Kenneth Branagh’s semi-autobiographical “Belfast,” a black-and-white family drama about the Northern Ireland city in the late ’60s, was awarded best narrative film.
Branagh also appeared at the festival to receive the director spotlight award. The award for best documentary film went to National Geographic’s “The Rescue,” directed by Elizabeth Chai Vasarhelyi and Jimmy Chin — the Academy Award-winning filmmakers of “Free Solo.”
“Congratulations to our Audience Award winners ‘Belfast’ and ‘The Rescue,'” said MFF Executive Director Susan Koch. “We were so honored to have Kenneth Branagh join us to present ‘Belfast’ with its masterful filmmaking, deeply moving story and stunning performances. ‘The Rescue’ had our audience on the edge of their seats and cheering by the end for a film that showcases the very best of what documentary filmmaking can do.”
Branagh’s movie, which also won the people’s choice award at the Toronto Film Festival, screened as the Saturday Night Centerpiece film with an encore presentation on Sunday afternoon and sold-out crowds at both. Branagh participated in a post-screening conversation, where he was met with a standing ovation, on Saturday with Washington Post Chief Film Critic Ann Hornaday. He returned Sunday morning for a career-spanning tribute conversation with KPCC’s John Horn. A humorous, tender and intensely personal story of one boy’s childhood, the film stars Caitríona Balfe, Judi Dench, Jamie Dornan, Ciarán Hinds and Jude Hill.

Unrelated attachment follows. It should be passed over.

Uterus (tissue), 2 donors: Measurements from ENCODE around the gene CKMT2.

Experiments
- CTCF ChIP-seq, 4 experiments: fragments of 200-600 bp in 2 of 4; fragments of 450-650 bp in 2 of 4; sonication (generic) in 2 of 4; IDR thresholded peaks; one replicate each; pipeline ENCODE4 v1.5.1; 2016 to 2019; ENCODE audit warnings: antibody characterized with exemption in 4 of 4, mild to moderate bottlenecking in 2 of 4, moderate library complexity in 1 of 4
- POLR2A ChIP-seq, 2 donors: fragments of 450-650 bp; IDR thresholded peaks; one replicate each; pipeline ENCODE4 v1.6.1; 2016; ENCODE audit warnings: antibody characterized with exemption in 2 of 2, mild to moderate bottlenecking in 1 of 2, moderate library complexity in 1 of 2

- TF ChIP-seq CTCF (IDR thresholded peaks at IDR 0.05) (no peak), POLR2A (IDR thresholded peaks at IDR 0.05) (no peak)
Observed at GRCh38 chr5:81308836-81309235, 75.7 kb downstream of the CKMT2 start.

“The Rescue,” which was the festival’s opening documentary film, chronicles the riveting, against-all-odds story that transfixed the world in 2018: the daring rescue of 12 boys and their soccer coach from a flooded cave in Northern Ireland after monsoon rains had trapped them in a pitch-black chamber deep in the cave. Vasarhelyi and Chin bring alive the mission, shining a light on the international community that united to save the boys.
“A huge thank you to everyone who made our return to an in-person festival a great success,” said MFF Founder and Board Chair Sheila Johnson. “We are so grateful to the distributors and filmmakers who shared their films with us — and to our sponsors, filmgoers and volunteers for all their support in making our 9th year the best one yet.”
Focus Features will campaign Balfe and Dornan as supporting, while Hill goes for lead at the Oscars. Dench, who plays Grandma, is hoping to land a supporting actress nomination. If nominated, Dench will be the second-oldest supporting actress nominee in history.